Dooway and Frieze in Gigapan

T

Once upon a time…”

When the Los Angeles Public Library opened in 1927, there were no such things as Saturday morning cartoons, animation was still in its infancy, and books introduced children to all of the discoveries that the world had to offer.  From the simplest of Mother Goose nursery rhymes, to stories of adventure, and mythology.

The subjects that fill the Children’s Court were chosen by Hartley Burr Alexander, a Nebraska-born, Columbia-educated professor of philosophy who read hundreds, perhaps thousands of books, from as soon as he could read until he died in 1939.  

Please enjoy these images.  How many Los Angelenos are even aware of these amazing images that have been tucked away inside of the library for nearly nine decades.

Please be sure to share this page with anyone who has children and make sure that they read about all of the characters and stories that Professor Alexander wanted children to wonder about.  Through these stories, we come to understand what he meant by “THE WORLD IS MY BOOK.”


IF YOU LIVE IN L.A., PLEASE TAKE YOUR CHILDREN TO SEE THESE MAGNIFICENT WORKS!

Lee Lawrie’s Sculpture at the Children’s Court of the Los Angeles Public Library.

The Children’s Court was intended to be an outdoor reading room for children.  When the library was built, there was generally no air conditioning, so outdoors provided the perfect environment for kids to sit outside on sunny days and escape into literature, opening their minds to the world beyond the library.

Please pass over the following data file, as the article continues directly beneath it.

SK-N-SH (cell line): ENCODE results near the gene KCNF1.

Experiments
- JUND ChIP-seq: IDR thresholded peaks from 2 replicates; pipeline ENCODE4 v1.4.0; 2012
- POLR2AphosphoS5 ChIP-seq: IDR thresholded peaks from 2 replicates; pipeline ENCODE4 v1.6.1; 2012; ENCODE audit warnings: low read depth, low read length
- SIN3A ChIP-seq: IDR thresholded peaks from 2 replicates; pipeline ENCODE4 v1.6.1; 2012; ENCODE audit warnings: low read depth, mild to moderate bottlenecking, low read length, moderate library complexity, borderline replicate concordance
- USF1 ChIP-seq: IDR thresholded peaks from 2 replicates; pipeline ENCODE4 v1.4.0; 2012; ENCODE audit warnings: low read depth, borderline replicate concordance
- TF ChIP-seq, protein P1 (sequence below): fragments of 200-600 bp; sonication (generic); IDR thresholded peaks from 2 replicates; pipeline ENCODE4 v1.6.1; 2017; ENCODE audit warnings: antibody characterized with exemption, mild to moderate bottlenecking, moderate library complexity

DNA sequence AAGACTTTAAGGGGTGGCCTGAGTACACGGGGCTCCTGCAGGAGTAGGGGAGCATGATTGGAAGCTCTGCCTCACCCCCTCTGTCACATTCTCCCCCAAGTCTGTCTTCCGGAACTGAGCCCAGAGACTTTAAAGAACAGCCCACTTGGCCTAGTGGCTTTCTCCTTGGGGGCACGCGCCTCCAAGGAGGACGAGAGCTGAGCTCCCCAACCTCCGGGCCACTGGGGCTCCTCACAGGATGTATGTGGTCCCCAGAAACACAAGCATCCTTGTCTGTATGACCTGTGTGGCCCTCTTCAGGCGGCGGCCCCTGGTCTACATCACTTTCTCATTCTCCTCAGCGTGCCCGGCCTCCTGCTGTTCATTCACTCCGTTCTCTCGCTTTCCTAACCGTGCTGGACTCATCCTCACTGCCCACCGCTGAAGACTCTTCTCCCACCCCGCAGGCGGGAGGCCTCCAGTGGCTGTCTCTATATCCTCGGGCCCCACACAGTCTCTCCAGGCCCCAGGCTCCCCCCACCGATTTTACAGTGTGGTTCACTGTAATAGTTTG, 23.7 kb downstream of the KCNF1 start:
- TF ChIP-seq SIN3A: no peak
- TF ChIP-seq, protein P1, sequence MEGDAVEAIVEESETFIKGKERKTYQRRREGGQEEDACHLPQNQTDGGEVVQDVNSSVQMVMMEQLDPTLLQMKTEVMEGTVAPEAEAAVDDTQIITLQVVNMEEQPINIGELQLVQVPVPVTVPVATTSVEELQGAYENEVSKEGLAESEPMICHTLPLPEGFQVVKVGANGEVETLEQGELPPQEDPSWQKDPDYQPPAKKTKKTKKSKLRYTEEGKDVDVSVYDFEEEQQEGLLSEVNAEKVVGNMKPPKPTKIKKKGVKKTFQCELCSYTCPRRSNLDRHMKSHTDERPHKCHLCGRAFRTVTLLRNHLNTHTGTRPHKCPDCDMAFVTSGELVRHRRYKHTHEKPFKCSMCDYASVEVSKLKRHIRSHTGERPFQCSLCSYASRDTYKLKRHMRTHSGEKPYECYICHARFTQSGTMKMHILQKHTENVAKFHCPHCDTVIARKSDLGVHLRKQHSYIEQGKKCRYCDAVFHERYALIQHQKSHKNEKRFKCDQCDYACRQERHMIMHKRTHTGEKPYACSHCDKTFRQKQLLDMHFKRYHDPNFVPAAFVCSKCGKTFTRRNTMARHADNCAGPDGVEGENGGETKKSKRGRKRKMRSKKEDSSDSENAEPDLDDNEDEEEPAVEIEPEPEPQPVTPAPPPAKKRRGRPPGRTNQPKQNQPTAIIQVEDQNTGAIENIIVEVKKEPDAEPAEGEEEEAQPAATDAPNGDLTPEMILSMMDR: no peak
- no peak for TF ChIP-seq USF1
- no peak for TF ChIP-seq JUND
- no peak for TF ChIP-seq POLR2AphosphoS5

Lawrie created these sculptural details and panels to communicate their ideas to kids, and everyone really. The frieze over the door features Proteus and Galatea, the California Bear, a Chinese Junk, an Octopus, a Clipper Ship, and the Globe.

There are Carytids, or female-column figures supporting the lintel, carved with the words “The World is My Book,” suggesting that books can take you anywhere you want to go, as well as to any period of history you wish to visit.

Among the children’s stories and mythological elements Lawrie designed into these artistic subjects are Romulus and Remus from the founding of Rome, Apollo, Pegasus, Tales of the Arabian Nights, Ali Baba and the Forty Thieves, Alice in Wonderland, Robin Hood, Mother Goose, including The Cat and the Fiddle, Tom, Tom the Piper’s Son, St. George and the Dragon and King Arthur drawing the Sword from the Stone.

Also pictured is the Lotus Fountain, that details King Alfred and Louis IX or St. Louis learning to read from their mothers, Lady Osburga and Blanche of Castile.

For a gigapan, a HUGE, ZOOM-ABLE, PICTURE of this doorway, where you can see all of this detail even better, click HERE.  

LeeLawrie.com

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